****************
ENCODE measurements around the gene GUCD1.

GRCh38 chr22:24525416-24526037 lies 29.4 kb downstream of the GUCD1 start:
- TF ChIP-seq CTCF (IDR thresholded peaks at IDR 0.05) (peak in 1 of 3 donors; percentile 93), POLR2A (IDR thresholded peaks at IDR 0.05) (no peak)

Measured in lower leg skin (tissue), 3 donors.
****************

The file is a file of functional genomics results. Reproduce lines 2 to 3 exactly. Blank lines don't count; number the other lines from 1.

GRCh38 chr22:24525416-24526037 lies 29.4 kb downstream of the GUCD1 start:
- TF ChIP-seq CTCF (IDR thresholded peaks at IDR 0.05) (peak in 1 of 3 donors; percentile 93), POLR2A (IDR thresholded peaks at IDR 0.05) (no peak)